WASHINGTON: Satellite telecom firms OneWeb and Intelsat announced plans on Tuesday to merge, and a fresh $1.7 billion investment from Japan’s SoftBank to advance an ambitious “internet in the sky” plan.

The deal aims “to create a financially stronger company with the flexibility to aggressively pursue new growth opportunities resulting from the explosion in demand for broadband connectivity for people and devices everywhere,” the firms said in a joint statement.

The deal could accelerate OneWeb’s plans for a network of low-Earth orbit satellites to deliver high-speed internet to remote areas of the globe.

“At the centre of both our companies is a shared mission to connect the globe,” said Intelsat chief executive Stephen Spengler, slated to be CEO of the combined company. Spengler said the combination “will create an industry leader unique in its ability to provide affordable broadband anywhere in the world”.

The OneWeb network, which is slated to begin operating in 2022, would be combined with Intelsat’s geostationary orbit satellites, aiming to support “an extensive set of mass-market applications, including for consumer broadband, connected cars”, and other data services, according to the statement.

SoftBank, which in December announced it was investing $1 billion in OneWeb, on Tuesday agreed to add $1.7 billion to the combined company, giving it a 39.9 per cent voting stake plus additional non-voting shares.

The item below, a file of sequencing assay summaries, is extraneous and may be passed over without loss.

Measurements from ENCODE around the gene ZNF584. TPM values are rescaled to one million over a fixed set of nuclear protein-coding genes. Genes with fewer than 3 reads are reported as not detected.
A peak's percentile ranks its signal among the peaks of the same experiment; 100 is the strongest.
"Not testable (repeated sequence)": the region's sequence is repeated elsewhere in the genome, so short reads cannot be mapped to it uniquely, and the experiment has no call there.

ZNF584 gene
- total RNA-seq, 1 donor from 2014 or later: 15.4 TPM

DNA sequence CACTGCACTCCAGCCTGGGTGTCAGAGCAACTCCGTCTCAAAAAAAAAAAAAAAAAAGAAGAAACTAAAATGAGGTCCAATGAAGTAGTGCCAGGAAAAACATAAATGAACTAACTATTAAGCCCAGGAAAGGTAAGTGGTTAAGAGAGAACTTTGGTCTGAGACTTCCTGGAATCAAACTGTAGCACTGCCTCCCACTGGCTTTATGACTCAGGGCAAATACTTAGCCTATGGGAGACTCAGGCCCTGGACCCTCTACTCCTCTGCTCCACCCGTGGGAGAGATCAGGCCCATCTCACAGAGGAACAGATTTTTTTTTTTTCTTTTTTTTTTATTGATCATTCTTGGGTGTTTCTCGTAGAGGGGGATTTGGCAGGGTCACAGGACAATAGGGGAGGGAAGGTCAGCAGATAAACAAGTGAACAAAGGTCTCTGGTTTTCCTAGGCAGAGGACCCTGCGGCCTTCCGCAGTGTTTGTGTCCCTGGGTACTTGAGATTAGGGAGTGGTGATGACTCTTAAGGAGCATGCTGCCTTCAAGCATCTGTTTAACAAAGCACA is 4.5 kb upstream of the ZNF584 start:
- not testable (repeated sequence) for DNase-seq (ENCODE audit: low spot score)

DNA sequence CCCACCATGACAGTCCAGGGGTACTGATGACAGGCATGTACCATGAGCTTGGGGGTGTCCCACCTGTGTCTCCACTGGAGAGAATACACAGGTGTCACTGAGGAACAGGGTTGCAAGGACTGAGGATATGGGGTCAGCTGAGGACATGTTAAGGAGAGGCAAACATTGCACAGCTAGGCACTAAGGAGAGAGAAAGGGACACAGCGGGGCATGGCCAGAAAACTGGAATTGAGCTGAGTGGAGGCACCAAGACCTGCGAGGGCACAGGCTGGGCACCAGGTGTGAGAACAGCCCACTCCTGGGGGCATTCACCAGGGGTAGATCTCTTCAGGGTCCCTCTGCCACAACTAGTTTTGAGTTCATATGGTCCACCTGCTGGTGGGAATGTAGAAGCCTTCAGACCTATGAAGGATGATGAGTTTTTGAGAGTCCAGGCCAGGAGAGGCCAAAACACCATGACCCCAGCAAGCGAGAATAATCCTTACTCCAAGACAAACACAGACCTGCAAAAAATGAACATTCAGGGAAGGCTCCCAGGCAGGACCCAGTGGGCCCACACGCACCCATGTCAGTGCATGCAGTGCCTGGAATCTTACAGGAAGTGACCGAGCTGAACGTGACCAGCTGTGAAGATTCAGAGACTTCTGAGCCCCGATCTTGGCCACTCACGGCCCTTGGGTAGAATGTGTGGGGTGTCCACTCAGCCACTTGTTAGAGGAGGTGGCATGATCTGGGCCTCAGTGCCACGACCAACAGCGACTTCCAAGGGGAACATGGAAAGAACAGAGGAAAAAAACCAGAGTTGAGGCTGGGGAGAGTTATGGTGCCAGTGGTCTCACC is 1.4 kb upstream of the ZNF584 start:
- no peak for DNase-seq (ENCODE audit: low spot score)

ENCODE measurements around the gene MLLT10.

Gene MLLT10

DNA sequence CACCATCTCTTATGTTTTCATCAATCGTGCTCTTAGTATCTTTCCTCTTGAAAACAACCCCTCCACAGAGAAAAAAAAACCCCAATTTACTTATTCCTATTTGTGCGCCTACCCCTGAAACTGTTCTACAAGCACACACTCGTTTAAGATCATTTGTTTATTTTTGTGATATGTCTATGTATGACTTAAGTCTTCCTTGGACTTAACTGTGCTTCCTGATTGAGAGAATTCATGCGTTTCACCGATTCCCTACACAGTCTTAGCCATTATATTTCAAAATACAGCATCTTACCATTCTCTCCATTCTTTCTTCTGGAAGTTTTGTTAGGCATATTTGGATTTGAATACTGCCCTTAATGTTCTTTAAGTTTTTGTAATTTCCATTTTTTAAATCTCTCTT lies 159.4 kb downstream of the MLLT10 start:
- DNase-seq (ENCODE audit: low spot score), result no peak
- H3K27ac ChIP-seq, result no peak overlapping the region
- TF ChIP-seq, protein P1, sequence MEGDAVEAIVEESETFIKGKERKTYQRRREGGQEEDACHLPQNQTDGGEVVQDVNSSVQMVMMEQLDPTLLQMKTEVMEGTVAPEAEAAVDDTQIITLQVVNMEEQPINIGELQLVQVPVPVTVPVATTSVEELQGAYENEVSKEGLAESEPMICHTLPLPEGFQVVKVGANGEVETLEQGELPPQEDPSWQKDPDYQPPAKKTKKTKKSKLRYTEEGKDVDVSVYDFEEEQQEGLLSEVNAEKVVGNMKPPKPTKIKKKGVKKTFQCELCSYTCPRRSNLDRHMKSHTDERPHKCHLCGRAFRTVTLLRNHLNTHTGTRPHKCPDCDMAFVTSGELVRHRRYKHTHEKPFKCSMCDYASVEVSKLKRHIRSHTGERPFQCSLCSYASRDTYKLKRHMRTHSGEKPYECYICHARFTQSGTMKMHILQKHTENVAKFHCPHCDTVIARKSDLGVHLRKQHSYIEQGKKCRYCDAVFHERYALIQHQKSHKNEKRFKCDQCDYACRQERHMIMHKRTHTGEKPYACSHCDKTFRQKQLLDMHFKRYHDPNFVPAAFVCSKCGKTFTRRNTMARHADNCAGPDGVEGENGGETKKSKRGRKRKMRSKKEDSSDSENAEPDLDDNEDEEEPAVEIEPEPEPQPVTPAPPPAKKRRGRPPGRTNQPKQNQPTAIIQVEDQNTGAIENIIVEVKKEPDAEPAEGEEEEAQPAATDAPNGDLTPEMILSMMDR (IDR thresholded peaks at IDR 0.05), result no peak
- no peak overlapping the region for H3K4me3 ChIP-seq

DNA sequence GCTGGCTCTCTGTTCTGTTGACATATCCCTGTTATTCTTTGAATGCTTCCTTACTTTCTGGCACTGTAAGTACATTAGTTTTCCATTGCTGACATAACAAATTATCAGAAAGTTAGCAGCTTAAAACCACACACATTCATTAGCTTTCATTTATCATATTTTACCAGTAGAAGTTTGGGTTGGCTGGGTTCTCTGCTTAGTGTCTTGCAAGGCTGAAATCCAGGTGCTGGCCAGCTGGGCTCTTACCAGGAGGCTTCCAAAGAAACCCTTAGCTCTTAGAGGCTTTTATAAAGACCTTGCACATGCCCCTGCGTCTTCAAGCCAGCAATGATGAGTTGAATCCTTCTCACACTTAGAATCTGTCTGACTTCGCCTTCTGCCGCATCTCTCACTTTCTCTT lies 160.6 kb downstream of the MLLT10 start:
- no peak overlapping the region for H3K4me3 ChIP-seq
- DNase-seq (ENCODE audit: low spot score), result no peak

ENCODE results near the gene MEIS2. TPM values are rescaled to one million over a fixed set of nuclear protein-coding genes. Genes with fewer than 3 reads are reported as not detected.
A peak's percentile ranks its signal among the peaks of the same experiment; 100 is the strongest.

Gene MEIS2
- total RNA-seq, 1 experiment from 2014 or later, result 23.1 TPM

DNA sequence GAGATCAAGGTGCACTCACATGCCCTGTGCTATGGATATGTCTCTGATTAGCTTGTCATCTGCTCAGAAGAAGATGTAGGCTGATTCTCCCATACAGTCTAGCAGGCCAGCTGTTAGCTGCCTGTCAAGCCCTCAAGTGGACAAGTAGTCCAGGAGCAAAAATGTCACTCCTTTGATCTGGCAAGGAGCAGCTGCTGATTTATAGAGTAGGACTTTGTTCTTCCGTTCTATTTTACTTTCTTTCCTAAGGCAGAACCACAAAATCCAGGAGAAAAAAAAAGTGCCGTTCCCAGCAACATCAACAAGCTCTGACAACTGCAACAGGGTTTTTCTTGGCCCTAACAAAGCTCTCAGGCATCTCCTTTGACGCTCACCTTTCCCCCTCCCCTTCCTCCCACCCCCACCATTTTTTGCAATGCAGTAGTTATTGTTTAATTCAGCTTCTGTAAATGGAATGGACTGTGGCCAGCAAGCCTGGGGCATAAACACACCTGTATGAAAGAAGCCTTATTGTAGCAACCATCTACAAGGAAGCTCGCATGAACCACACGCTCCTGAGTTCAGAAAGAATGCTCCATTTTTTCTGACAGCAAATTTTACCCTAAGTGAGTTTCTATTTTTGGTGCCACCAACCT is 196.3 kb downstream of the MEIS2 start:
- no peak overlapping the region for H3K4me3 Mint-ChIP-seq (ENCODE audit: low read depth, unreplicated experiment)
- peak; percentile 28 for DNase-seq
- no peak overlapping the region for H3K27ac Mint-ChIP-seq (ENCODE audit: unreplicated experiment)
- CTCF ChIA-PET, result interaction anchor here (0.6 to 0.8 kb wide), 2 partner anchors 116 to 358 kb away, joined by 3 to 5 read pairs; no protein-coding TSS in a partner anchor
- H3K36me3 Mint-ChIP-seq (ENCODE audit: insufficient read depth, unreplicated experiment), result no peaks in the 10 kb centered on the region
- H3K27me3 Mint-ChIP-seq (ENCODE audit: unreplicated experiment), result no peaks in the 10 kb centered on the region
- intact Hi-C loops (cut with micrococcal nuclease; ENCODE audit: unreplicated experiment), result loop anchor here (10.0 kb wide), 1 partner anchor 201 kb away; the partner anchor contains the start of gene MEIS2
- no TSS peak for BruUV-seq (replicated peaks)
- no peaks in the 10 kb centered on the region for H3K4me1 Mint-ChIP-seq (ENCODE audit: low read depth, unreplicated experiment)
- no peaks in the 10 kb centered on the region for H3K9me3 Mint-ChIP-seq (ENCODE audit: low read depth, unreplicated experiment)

“With SoftBank’s support we will build the world’s first truly global broadband company, accelerating our mission of bridging the digital divide by connecting the four billion people without access today,” said OneWeb founder Greg Wyler, who will be executive chairman of the new company.

SoftBank last year announced its first investment in OneWeb after its chief executive Masayoshi Son met President Donald Trump and pledged to invest $50 billion in the US economy and create 50,000 jobs.

OneWeb intends to launch 684 low-orbit satellites, to cover the entire planet and deliver internet to areas where conventional land systems are not economical.

By using a network of satellites closer to earth than traditional telecom satellites, the service can deliver a faster response that is similar to what consumers get with high-speed wireless connections.

The idea dates back to the 1990s, when Teledesic, a project backed by Microsoft’s Bill Gates and Saudi royal family investors, failed before it went into service.